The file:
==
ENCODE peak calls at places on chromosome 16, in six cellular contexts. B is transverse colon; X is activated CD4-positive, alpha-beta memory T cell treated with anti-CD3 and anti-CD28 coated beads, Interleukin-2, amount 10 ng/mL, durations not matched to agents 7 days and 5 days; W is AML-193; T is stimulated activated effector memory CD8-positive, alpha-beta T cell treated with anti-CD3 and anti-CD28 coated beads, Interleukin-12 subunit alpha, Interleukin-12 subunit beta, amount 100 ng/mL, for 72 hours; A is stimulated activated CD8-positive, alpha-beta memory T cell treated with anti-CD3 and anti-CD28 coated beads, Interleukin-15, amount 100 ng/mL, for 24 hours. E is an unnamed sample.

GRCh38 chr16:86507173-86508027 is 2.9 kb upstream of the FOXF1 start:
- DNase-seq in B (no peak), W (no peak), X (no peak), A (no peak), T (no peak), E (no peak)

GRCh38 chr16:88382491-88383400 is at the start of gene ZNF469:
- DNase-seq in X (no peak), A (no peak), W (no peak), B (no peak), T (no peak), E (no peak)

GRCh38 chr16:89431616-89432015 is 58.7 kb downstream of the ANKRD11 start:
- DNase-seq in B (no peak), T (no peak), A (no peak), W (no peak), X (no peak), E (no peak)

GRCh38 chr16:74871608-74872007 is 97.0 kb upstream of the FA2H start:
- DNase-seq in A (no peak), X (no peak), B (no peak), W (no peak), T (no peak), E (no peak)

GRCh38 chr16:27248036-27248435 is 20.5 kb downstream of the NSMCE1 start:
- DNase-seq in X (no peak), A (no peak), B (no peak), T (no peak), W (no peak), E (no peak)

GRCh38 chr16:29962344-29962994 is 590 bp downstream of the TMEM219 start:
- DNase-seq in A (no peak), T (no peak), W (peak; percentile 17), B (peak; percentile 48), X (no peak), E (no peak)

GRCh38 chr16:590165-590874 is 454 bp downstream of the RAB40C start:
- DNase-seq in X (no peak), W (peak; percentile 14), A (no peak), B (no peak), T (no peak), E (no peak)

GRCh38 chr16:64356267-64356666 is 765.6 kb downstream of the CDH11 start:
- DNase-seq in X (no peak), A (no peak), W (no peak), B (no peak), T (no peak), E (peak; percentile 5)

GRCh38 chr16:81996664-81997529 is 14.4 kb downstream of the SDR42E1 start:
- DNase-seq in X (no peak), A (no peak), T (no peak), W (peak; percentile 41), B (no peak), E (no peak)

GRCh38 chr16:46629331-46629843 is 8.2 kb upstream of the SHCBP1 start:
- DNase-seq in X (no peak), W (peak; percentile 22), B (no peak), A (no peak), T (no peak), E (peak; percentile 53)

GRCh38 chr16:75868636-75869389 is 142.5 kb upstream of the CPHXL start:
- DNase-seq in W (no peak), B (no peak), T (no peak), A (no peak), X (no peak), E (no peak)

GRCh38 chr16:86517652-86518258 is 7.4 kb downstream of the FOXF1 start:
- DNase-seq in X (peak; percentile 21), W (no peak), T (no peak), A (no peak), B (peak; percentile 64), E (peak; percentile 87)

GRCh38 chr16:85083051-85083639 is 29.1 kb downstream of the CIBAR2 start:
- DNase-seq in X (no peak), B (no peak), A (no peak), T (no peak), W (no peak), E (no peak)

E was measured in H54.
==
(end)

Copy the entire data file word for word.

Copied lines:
ENCODE peak calls at places on chromosome 16, in six cellular contexts. B is transverse colon; X is activated CD4-positive, alpha-beta memory T cell treated with anti-CD3 and anti-CD28 coated beads, Interleukin-2, amount 10 ng/mL, durations not matched to agents 7 days and 5 days; W is AML-193; T is stimulated activated effector memory CD8-positive, alpha-beta T cell treated with anti-CD3 and anti-CD28 coated beads, Interleukin-12 subunit alpha, Interleukin-12 subunit beta, amount 100 ng/mL, for 72 hours; A is stimulated activated CD8-positive, alpha-beta memory T cell treated with anti-CD3 and anti-CD28 coated beads, Interleukin-15, amount 100 ng/mL, for 24 hours. E is an unnamed sample.

GRCh38 chr16:86507173-86508027 is 2.9 kb upstream of the FOXF1 start:
- DNase-seq in B (no peak), W (no peak), X (no peak), A (no peak), T (no peak), E (no peak)

GRCh38 chr16:88382491-88383400 is at the start of gene ZNF469:
- DNase-seq in X (no peak), A (no peak), W (no peak), B (no peak), T (no peak), E (no peak)

GRCh38 chr16:89431616-89432015 is 58.7 kb downstream of the ANKRD11 start:
- DNase-seq in B (no peak), T (no peak), A (no peak), W (no peak), X (no peak), E (no peak)

GRCh38 chr16:74871608-74872007 is 97.0 kb upstream of the FA2H start:
- DNase-seq in A (no peak), X (no peak), B (no peak), W (no peak), T (no peak), E (no peak)

GRCh38 chr16:27248036-27248435 is 20.5 kb downstream of the NSMCE1 start:
- DNase-seq in X (no peak), A (no peak), B (no peak), T (no peak), W (no peak), E (no peak)

GRCh38 chr16:29962344-29962994 is 590 bp downstream of the TMEM219 start:
- DNase-seq in A (no peak), T (no peak), W (peak; percentile 17), B (peak; percentile 48), X (no peak), E (no peak)

GRCh38 chr16:590165-590874 is 454 bp downstream of the RAB40C start:
- DNase-seq in X (no peak), W (peak; percentile 14), A (no peak), B (no peak), T (no peak), E (no peak)

GRCh38 chr16:64356267-64356666 is 765.6 kb downstream of the CDH11 start:
- DNase-seq in X (no peak), A (no peak), W (no peak), B (no peak), T (no peak), E (peak; percentile 5)

GRCh38 chr16:81996664-81997529 is 14.4 kb downstream of the SDR42E1 start:
- DNase-seq in X (no peak), A (no peak), T (no peak), W (peak; percentile 41), B (no peak), E (no peak)

GRCh38 chr16:46629331-46629843 is 8.2 kb upstream of the SHCBP1 start:
- DNase-seq in X (no peak), W (peak; percentile 22), B (no peak), A (no peak), T (no peak), E (peak; percentile 53)

GRCh38 chr16:75868636-75869389 is 142.5 kb upstream of the CPHXL start:
- DNase-seq in W (no peak), B (no peak), T (no peak), A (no peak), X (no peak), E (no peak)

GRCh38 chr16:86517652-86518258 is 7.4 kb downstream of the FOXF1 start:
- DNase-seq in X (peak; percentile 21), W (no peak), T (no peak), A (no peak), B (peak; percentile 64), E (peak; percentile 87)

GRCh38 chr16:85083051-85083639 is 29.1 kb downstream of the CIBAR2 start:
- DNase-seq in X (no peak), B (no peak), A (no peak), T (no peak), W (no peak), E (no peak)

E was measured in H54.